Microsoft skipped Windows 9. It did it for a good reason

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On July 15, 2015, Microsoft launched the final version of Windows 10. It did so with an ambitious approach and very different from that of its previous version, but something strange happened: everyone expected a Windows 9 that never existed.

In Redmond they hardly mentioned the reasons that led them to make the decision to give that version to their new operating system, but there was a clear one: the need to detach from their immediate past and to try to start again almost as they wanted to do it again. zero.


A strategic error called Windows 8

With Windows 8, Microsoft found itself in an innovator’s dilemma. The Redmond company bet its future on a world in which touching the screen of the PC or laptop would be normal. never was.

Hp Elitebook Revolve

HP EliteBook Revolve

That doomed an operating system that was brave and wanted to do a different bet. one that tried to unify the mobile interface with that of the computer desktop or laptop. The tiles swamped us and wanted us to touch them, but that approach didn’t pan out on PC and laptop.

Microsoft tried to soften the criticism with Windows 8.1 in 2013 and make it possible for example to log in directly to the classic desktop and not with that tiled environment that was opted for in Windows 8. That was better for many, but it was not enough, and Microsoft knew it.

That caused them to prepare a real replacement for Windows 8. In December 2013 they started talking about Threshold, which would be the next great version of Windows. When it was time to give it a final name, everyone opted for something logical: after Windows 7 and Windows 8, the normal is that Microsoft called this version Windows 9. That’s what we were calling it too.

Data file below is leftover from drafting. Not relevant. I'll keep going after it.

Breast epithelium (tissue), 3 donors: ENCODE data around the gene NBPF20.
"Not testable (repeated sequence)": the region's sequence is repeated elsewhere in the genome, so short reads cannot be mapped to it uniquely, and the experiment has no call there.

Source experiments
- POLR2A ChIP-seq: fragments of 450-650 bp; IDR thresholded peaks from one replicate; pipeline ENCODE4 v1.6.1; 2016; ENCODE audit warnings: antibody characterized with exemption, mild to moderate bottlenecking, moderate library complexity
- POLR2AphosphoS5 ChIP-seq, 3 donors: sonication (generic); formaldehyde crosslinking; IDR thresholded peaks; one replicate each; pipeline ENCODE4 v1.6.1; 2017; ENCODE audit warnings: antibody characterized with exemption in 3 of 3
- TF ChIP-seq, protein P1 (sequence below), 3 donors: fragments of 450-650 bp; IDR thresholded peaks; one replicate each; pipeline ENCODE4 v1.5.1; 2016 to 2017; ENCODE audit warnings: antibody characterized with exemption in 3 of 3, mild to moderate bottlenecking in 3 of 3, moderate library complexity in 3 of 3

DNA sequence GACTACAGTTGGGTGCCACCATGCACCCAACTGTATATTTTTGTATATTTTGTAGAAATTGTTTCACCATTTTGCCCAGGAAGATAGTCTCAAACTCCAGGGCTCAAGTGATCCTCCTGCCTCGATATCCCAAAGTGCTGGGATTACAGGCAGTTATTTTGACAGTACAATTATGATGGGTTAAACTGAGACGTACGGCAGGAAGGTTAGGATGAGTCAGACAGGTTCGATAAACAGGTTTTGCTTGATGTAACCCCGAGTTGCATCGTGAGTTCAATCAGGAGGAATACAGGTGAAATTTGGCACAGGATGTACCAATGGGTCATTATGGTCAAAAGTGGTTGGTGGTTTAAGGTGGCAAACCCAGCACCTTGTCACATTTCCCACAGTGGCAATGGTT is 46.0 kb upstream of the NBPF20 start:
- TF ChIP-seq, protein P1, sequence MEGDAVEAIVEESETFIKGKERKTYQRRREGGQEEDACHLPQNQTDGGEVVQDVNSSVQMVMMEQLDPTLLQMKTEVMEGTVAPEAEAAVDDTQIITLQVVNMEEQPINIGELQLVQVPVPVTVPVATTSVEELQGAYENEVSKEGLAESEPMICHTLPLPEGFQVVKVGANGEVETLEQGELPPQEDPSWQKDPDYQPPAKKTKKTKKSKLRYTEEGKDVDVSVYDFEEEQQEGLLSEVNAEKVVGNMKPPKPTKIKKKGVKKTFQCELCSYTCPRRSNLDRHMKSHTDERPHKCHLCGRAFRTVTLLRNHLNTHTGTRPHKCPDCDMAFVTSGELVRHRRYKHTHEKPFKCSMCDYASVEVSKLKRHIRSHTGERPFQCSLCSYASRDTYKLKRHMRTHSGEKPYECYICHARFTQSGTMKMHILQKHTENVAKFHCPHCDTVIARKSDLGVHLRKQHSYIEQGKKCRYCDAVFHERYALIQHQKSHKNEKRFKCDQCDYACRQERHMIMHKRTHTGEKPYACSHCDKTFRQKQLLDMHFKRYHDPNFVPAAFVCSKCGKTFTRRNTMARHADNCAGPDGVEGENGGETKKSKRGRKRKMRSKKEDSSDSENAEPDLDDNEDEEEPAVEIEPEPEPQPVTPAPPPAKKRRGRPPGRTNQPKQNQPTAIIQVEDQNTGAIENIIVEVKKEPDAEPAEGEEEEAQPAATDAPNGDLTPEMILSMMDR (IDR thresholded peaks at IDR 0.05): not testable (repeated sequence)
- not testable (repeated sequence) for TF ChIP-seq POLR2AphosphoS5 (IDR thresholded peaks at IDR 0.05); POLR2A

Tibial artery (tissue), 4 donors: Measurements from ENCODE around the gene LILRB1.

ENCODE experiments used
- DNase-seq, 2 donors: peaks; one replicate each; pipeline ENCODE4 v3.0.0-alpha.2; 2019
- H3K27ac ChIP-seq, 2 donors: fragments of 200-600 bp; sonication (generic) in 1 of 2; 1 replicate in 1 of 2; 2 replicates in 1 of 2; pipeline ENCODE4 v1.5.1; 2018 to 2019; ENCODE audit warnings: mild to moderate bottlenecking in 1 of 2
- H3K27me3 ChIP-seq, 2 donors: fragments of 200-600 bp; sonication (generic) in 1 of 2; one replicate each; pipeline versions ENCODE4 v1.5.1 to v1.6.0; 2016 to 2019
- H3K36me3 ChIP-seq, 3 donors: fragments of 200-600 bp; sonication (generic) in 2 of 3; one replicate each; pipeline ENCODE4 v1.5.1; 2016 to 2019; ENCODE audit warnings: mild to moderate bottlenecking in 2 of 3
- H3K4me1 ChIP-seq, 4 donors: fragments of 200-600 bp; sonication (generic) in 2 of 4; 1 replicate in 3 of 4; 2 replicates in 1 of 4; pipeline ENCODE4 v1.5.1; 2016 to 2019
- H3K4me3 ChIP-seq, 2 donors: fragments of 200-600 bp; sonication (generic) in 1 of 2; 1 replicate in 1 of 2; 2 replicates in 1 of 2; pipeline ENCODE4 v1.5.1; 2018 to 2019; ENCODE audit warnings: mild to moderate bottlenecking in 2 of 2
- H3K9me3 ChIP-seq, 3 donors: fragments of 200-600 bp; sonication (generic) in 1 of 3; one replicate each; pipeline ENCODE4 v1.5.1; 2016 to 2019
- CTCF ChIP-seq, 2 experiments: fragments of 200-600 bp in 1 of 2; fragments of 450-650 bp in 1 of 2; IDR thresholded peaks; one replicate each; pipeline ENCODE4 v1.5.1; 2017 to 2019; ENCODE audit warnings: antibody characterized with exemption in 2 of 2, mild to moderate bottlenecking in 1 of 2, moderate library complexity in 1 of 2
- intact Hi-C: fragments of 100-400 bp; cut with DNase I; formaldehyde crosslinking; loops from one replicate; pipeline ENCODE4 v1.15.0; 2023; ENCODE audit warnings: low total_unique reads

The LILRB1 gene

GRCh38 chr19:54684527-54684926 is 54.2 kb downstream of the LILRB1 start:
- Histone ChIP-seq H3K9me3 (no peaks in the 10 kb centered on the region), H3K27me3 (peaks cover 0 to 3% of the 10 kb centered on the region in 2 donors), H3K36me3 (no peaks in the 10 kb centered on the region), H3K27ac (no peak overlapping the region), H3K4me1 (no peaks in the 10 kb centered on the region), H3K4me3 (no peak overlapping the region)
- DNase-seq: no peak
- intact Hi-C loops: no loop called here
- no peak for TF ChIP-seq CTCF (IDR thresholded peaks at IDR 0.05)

From Windows 9, nothing

But no. When it was finally introduced to the market, the new operating system skipped that version number. It was not called Windows 9, but Windows 10. The new proposal was much more ambitious and sought to unify the entire ecosystem of Microsoft operating systems so that the same development would govern PCs, tablets, mobile phones or the Xbox One.


The idea of ​​unifying their entire ecosystem under Windows 10 was great. It did not work, especially since mobile phones based on Windows 10 / Windows Phone never caught on.

Microsoft hardly said anything about that jump. At the Windows 10 launch event in 2014, Terry Myerson, responsible for that development, said that “we know, based on the product that’s coming, and how different our overall strategy is going to be, that it wouldn’t be right to call it Windows 9.”

Apparently even the possibility of calling it “Windows One” was even considered -very much in line with the name of its console, the Xbox One-, but that name could be confused with the first original version, Windows 1.0, which was released in 1985.

There are other theories that point to other reasons to skip Windows 9 as a version of the operating system. For examplewho after years creating editions of Windows that could support applications developed for Windows 95 and Windows 98, a modern system begin to by “9” could have created software conflicts, something they also commented on on Reddit at that time.

Another theory suggests that the number 9 is a number that gives bad luck in Japan, but it seems hard to believe that this could have much to do with the final decision.

The truth is that Microsoft probably took into account that they really wanted to leave the past behind and not propose the new Windows as a kind of direct successor to Windows 8/8.1.

The version jump was a practical way to “separate” the new Windows 10 from its predecessorand while they actually still shared many components, the name certainly worked in that regard.

On July 15, 2015, Microsoft launched the final version of Windows 10. It did so with an ambitious approach and…

On July 15, 2015, Microsoft launched the final version of Windows 10. It did so with an ambitious approach and…

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